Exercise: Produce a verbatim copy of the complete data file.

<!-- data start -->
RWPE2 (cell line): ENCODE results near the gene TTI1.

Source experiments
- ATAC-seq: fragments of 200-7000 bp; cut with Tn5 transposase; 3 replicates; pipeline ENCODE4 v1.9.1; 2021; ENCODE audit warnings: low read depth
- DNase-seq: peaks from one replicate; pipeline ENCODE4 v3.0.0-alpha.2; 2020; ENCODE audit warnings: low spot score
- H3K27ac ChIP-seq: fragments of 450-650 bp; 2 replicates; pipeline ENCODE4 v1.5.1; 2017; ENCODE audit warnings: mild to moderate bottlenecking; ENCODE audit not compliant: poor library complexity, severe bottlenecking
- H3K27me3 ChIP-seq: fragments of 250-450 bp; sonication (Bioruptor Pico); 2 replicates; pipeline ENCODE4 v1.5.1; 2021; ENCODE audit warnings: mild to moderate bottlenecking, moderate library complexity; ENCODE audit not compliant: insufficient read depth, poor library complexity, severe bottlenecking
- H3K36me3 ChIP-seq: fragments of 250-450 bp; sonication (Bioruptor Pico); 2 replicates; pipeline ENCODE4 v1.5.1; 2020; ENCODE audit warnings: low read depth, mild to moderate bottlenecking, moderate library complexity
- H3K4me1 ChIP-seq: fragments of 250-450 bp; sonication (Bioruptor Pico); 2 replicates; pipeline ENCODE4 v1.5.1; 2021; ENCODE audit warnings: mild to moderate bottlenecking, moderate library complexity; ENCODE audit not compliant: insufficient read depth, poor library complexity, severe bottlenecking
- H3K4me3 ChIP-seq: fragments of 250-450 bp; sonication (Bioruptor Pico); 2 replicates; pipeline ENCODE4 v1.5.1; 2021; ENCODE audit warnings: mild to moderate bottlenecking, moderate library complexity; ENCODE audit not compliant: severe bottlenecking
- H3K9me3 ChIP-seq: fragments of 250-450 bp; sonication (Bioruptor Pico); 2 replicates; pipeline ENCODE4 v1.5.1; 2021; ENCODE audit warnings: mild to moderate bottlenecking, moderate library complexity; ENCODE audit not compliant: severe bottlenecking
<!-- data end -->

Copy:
RWPE2 (cell line): ENCODE results near the gene TTI1.

Source experiments
- ATAC-seq: fragments of 200-7000 bp; cut with Tn5 transposase; 3 replicates; pipeline ENCODE4 v1.9.1; 2021; ENCODE audit warnings: low read depth
- DNase-seq: peaks from one replicate; pipeline ENCODE4 v3.0.0-alpha.2; 2020; ENCODE audit warnings: low spot score
- H3K27ac ChIP-seq: fragments of 450-650 bp; 2 replicates; pipeline ENCODE4 v1.5.1; 2017; ENCODE audit warnings: mild to moderate bottlenecking; ENCODE audit not compliant: poor library complexity, severe bottlenecking
- H3K27me3 ChIP-seq: fragments of 250-450 bp; sonication (Bioruptor Pico); 2 replicates; pipeline ENCODE4 v1.5.1; 2021; ENCODE audit warnings: mild to moderate bottlenecking, moderate library complexity; ENCODE audit not compliant: insufficient read depth, poor library complexity, severe bottlenecking
- H3K36me3 ChIP-seq: fragments of 250-450 bp; sonication (Bioruptor Pico); 2 replicates; pipeline ENCODE4 v1.5.1; 2020; ENCODE audit warnings: low read depth, mild to moderate bottlenecking, moderate library complexity
- H3K4me1 ChIP-seq: fragments of 250-450 bp; sonication (Bioruptor Pico); 2 replicates; pipeline ENCODE4 v1.5.1; 2021; ENCODE audit warnings: mild to moderate bottlenecking, moderate library complexity; ENCODE audit not compliant: insufficient read depth, poor library complexity, severe bottlenecking
- H3K4me3 ChIP-seq: fragments of 250-450 bp; sonication (Bioruptor Pico); 2 replicates; pipeline ENCODE4 v1.5.1; 2021; ENCODE audit warnings: mild to moderate bottlenecking, moderate library complexity; ENCODE audit not compliant: severe bottlenecking
- H3K9me3 ChIP-seq: fragments of 250-450 bp; sonication (Bioruptor Pico); 2 replicates; pipeline ENCODE4 v1.5.1; 2021; ENCODE audit warnings: mild to moderate bottlenecking, moderate library complexity; ENCODE audit not compliant: severe bottlenecking